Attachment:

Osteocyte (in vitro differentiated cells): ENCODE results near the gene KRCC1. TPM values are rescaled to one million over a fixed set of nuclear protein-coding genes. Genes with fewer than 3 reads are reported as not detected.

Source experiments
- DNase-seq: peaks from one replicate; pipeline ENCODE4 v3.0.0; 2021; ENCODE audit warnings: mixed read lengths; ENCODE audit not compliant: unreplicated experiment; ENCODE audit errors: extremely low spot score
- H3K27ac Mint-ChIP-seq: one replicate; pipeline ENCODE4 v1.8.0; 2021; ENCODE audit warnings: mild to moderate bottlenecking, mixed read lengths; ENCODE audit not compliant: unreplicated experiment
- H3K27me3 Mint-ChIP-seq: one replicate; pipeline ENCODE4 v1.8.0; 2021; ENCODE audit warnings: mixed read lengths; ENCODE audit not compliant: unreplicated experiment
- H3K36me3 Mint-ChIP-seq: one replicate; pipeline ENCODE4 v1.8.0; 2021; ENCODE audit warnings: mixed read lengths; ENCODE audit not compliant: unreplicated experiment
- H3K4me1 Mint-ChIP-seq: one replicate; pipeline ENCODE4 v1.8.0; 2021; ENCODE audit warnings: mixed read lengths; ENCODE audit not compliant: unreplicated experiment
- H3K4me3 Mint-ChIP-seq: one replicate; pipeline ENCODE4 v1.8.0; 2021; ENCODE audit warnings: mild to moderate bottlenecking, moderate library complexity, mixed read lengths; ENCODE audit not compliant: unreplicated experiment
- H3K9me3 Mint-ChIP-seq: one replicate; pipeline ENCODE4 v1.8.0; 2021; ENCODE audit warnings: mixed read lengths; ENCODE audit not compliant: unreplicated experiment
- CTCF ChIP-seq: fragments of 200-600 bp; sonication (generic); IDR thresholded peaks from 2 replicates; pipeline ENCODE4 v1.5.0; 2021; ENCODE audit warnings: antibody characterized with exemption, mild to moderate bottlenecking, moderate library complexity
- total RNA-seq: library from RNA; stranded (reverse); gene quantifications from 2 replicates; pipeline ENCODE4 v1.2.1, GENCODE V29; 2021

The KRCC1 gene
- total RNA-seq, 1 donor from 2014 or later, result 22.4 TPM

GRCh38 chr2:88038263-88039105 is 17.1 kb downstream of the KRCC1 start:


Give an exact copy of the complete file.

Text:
Osteocyte (in vitro differentiated cells): ENCODE results near the gene KRCC1. TPM values are rescaled to one million over a fixed set of nuclear protein-coding genes. Genes with fewer than 3 reads are reported as not detected.

Source experiments
- DNase-seq: peaks from one replicate; pipeline ENCODE4 v3.0.0; 2021; ENCODE audit warnings: mixed read lengths; ENCODE audit not compliant: unreplicated experiment; ENCODE audit errors: extremely low spot score
- H3K27ac Mint-ChIP-seq: one replicate; pipeline ENCODE4 v1.8.0; 2021; ENCODE audit warnings: mild to moderate bottlenecking, mixed read lengths; ENCODE audit not compliant: unreplicated experiment
- H3K27me3 Mint-ChIP-seq: one replicate; pipeline ENCODE4 v1.8.0; 2021; ENCODE audit warnings: mixed read lengths; ENCODE audit not compliant: unreplicated experiment
- H3K36me3 Mint-ChIP-seq: one replicate; pipeline ENCODE4 v1.8.0; 2021; ENCODE audit warnings: mixed read lengths; ENCODE audit not compliant: unreplicated experiment
- H3K4me1 Mint-ChIP-seq: one replicate; pipeline ENCODE4 v1.8.0; 2021; ENCODE audit warnings: mixed read lengths; ENCODE audit not compliant: unreplicated experiment
- H3K4me3 Mint-ChIP-seq: one replicate; pipeline ENCODE4 v1.8.0; 2021; ENCODE audit warnings: mild to moderate bottlenecking, moderate library complexity, mixed read lengths; ENCODE audit not compliant: unreplicated experiment
- H3K9me3 Mint-ChIP-seq: one replicate; pipeline ENCODE4 v1.8.0; 2021; ENCODE audit warnings: mixed read lengths; ENCODE audit not compliant: unreplicated experiment
- CTCF ChIP-seq: fragments of 200-600 bp; sonication (generic); IDR thresholded peaks from 2 replicates; pipeline ENCODE4 v1.5.0; 2021; ENCODE audit warnings: antibody characterized with exemption, mild to moderate bottlenecking, moderate library complexity
- total RNA-seq: library from RNA; stranded (reverse); gene quantifications from 2 replicates; pipeline ENCODE4 v1.2.1, GENCODE V29; 2021

The KRCC1 gene
- total RNA-seq, 1 donor from 2014 or later, result 22.4 TPM

GRCh38 chr2:88038263-88039105 is 17.1 kb downstream of the KRCC1 start: